Sunday, February 4, 2007

The Depersonalization of Genetic Selection

In the futuristic movie Gattaca, parents are encouraged to “design” their babies through the technology known as embryo screening. The process is portrayed as practically guaranteeing a baby devoid of genetic defects and undesirable characteristics. In concert with Gattaca’s portrayal, most people today envision embryo screening as a means to “weed out” genetic defects and select those embryos with the potential to develop into persons who possess valuable traits.

But to the surprise of many, recent discoveries of couples utilizing the technique to choose offspring with genetic defects is causing quite a stir. A recent survey of U.S. clinics that offer embryo screening suggests that some dwarf and deaf couples may be intentionally choosing to implant embryos that carry the genetic markers for dwarfism and deafness.

Moved by the desire to “reproduce children in their own image,” these couples are fighting for their “right” to have the kind of children capable of sharing in the dwarf and deaf cultures where these sorts of defects are considered “normal.” Critics of the practice say that this “deliberate crippling of children” has taken the “concept of designer babies too far.” While there’s much that can be discussed here, such as whether embryo screening is ethical to begin with, and whether this practice serves the goals of medicine, I am going to focus briefly on an underlying philosophical point that’s often overlooked.

Debates of this kind are indicative of the failure to rightly situate the philosophical source of personal value. Notions of personal value based on a repeatable trait or cluster of attributes fall short in providing stability for grounding human dignity and worth. Rather than relying on replicable traits, personalist philosophers focus on that which is irreducible and unrepeatable in persons—something that can only be grasped from an inward turn.

From an interior perspective, one is able to lay hold upon the personal subjectivity and the incommunicable being with which each person can claim as uniquely his own and not another’s. Introspection of this metaphysical standpoint opens up a depth of being far more capable of establishing the uniqueness of each human person. Notions of personal identity and value based on a shared trait or culture fail to adequately capture what is irreplaceable in the person. Thus, efforts to encourage and support the flourishing of individuals with disabilities can only properly flow from a perspective that values persons as persons, not just for the traits they possess or the cultures of which they are a part. (For further exploration, I recommend John Crosby’s The Selfhood of the Human Person.)

Monday, January 1, 2007

The Future of Organ Transplantation

Two recent breakthroughs in human cell research suggest that a revolution in transplantation may be on the horizon.

In August of 2005, a study funded by the UK Government, and led by researchers from Kingston University’s School of Life Sciences, disclosed that the research team had grown an artificial liver from umbilical cord stem cells. Hailed as the first step in creating a fully artificial liver for transplantation, researcher Dr. Colin McGuckin said, “the transplant of a section of liver grown from cord blood could be possible within the next 10 to 15 years.”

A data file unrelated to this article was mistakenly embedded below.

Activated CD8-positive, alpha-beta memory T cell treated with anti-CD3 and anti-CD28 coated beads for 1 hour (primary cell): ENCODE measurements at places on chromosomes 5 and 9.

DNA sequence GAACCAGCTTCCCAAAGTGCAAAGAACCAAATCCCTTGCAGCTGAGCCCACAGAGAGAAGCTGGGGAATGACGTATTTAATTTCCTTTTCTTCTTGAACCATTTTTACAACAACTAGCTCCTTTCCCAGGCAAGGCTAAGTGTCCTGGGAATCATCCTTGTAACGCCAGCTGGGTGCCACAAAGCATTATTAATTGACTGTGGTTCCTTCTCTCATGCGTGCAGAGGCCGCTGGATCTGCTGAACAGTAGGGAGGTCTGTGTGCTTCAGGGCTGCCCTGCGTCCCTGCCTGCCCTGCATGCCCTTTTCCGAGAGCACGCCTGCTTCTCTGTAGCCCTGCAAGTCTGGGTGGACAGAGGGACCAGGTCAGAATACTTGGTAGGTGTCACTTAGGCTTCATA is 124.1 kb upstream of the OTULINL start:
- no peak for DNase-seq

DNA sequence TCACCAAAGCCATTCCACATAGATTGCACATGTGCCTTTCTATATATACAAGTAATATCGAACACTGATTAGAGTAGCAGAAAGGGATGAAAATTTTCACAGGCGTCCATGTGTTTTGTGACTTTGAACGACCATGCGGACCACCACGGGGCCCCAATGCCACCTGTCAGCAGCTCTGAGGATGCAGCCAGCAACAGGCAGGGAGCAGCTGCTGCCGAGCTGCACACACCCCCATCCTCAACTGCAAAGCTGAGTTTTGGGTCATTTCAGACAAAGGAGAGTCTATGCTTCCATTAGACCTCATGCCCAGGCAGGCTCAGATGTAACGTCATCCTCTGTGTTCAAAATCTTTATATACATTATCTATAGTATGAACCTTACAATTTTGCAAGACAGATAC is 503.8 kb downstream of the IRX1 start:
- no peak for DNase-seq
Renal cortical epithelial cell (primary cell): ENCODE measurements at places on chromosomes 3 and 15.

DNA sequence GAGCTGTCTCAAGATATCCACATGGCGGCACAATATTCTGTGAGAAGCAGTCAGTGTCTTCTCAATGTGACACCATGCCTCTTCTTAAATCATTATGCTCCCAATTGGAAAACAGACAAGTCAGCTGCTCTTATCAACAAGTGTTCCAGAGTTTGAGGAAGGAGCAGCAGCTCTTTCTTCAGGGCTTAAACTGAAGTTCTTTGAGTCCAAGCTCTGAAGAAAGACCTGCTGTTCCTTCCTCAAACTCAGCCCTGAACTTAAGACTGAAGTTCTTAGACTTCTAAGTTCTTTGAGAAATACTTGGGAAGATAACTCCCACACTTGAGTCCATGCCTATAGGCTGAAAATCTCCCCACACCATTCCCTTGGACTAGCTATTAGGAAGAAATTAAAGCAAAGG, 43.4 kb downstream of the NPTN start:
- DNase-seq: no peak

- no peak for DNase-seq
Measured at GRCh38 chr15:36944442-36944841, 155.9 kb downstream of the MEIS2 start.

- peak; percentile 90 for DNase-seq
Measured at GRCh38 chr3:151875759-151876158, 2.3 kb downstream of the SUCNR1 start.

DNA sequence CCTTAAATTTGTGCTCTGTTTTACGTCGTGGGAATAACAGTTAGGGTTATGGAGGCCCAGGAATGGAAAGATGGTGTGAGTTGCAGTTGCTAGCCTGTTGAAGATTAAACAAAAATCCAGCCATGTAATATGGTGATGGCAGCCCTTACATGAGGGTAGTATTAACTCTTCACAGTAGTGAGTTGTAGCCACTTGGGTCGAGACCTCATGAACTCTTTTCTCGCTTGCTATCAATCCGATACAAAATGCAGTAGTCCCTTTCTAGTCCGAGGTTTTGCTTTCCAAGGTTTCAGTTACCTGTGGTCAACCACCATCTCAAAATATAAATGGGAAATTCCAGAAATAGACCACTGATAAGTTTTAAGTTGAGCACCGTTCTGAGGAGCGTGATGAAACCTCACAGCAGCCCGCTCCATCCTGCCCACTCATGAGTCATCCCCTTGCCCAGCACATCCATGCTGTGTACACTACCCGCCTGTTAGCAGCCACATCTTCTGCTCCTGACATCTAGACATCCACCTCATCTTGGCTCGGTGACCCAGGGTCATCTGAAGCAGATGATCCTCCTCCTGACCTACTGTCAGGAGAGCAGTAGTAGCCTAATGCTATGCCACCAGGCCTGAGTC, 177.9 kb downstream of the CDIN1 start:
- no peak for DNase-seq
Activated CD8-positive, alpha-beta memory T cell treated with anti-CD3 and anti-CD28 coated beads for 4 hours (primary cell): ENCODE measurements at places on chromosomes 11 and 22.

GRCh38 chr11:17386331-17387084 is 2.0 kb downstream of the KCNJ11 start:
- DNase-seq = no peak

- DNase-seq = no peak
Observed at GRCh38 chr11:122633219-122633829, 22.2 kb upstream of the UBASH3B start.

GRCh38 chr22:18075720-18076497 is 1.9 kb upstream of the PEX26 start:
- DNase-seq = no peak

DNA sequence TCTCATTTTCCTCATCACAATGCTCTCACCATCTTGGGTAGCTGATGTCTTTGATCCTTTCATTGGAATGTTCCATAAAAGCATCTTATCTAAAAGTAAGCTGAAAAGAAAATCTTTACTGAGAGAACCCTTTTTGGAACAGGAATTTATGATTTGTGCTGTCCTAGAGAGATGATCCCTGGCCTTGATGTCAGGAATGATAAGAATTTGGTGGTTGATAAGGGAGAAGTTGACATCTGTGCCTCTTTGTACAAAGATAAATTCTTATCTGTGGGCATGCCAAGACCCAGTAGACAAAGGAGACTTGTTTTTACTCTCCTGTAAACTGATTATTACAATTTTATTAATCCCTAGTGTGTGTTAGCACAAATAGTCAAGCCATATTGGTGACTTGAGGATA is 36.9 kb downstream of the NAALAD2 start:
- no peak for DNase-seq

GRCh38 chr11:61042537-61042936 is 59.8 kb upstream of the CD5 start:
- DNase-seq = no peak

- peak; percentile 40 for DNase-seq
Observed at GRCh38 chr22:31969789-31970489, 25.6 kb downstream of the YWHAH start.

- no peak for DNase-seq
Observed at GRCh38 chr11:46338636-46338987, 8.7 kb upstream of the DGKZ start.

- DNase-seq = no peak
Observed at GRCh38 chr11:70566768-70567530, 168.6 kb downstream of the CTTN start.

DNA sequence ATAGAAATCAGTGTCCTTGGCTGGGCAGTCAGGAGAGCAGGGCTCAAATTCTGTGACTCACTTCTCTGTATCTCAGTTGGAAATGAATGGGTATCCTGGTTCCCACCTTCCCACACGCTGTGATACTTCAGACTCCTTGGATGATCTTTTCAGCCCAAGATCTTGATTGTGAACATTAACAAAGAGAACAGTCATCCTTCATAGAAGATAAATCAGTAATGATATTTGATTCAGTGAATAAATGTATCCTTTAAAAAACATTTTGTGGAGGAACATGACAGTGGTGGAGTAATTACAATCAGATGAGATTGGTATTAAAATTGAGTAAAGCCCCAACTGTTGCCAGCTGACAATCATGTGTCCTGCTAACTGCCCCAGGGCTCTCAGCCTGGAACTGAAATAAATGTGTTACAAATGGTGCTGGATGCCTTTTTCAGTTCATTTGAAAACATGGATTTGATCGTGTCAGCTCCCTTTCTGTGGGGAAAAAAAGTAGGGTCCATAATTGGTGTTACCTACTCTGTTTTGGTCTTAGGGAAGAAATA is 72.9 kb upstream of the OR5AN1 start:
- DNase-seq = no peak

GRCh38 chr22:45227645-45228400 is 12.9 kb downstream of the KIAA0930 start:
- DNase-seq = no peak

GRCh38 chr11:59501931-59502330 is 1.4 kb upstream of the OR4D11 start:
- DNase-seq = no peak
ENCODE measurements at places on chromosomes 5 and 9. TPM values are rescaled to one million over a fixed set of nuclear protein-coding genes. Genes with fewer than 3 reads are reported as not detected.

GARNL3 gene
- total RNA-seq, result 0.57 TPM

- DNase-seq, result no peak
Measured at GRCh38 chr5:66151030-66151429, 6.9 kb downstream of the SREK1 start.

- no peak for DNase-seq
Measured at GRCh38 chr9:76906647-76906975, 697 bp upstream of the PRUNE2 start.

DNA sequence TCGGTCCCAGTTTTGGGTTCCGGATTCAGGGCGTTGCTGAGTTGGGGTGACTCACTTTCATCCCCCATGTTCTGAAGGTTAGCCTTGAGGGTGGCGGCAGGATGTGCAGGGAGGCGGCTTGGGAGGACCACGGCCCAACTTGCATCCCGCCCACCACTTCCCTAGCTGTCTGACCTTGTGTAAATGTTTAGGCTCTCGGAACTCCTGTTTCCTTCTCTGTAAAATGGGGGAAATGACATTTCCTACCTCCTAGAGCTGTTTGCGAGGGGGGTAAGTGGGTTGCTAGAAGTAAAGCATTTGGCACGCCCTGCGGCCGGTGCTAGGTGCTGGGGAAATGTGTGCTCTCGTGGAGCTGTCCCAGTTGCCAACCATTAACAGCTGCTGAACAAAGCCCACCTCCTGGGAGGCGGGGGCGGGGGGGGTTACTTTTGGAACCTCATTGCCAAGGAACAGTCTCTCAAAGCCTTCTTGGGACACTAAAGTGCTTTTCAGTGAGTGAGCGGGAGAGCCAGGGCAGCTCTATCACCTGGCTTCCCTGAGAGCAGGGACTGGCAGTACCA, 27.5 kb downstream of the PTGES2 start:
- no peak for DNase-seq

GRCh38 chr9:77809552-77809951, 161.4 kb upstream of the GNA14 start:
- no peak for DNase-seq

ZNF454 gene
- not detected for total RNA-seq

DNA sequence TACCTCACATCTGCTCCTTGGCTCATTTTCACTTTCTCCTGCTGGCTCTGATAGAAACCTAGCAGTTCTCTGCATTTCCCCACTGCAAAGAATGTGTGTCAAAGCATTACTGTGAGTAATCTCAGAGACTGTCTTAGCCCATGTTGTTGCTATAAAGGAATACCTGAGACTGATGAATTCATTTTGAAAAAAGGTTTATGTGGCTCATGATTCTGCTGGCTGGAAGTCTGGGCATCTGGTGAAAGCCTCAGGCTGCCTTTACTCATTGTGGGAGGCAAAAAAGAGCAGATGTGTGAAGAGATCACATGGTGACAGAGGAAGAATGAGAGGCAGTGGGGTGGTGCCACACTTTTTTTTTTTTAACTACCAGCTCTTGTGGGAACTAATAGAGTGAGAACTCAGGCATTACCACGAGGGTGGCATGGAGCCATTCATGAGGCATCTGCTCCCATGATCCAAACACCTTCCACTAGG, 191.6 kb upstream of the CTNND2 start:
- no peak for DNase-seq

More recently, (April 2006), news reporting agencies documented a breakthrough in the growth of transplantable human bladders from tissue taken from recipients’ own defective bladders. The bladder cells were cultured in a nutrient bath in a laboratory, and after two months, the bladders were fully grown. Not only were the transplants successful, but the recipients were free of side effects, including tissue rejection. The Wake Forest University team of scientists are currently working on ways to grow 20 different tissues and organs.

This is surely welcomed news. For not only will these advances potentially relieve the problems of organ rejection and the immense shortage of suitable donors, but also the ethical problems surrounding the use of brain dead donors.

Those familiar with the history of brain death and organ transplantation know they share a common, and perhaps, dubious past. In 1968, when a Harvard ad hoc committee first suggested neurological tests for the condition known today as brain death, they failed to say why (biologically or philosophically) brain death should be equated with human death. Instead the committee justified brain death on pragmatic grounds, one of which was to remove the ethical problems surrounding organ donation. But if brain dead patients are not really dead, then the removal of their organs for transplantation is the direct cause of their deaths.

Despite latter attempts to construct a conceptual basis for brain death, many bioethicists continue to recognize that brain death fails to correspond to any coherent biological or philosophical conception of death. In fact, over the last 20 years or so, advances in critical care medicine continue to challenge the conceptual assumptions put forth by brain death proponents. But instead of abandoning brain death, some bioethicists are suggesting that certain neurologically diminished patients (such as PVS patients) are not really being harmed if their organs are removed for life-giving transplants, given their severe, neurologically impaired state. Such utilitarian thinking, however, would only further the problems surrounding organ donation. Instead, prudence suggests that we ought to focus our energies on more promising technologies that remove the problems of organ rejection and donor shortage, while at the same time allay much of the ethical controversy surrounding current practice.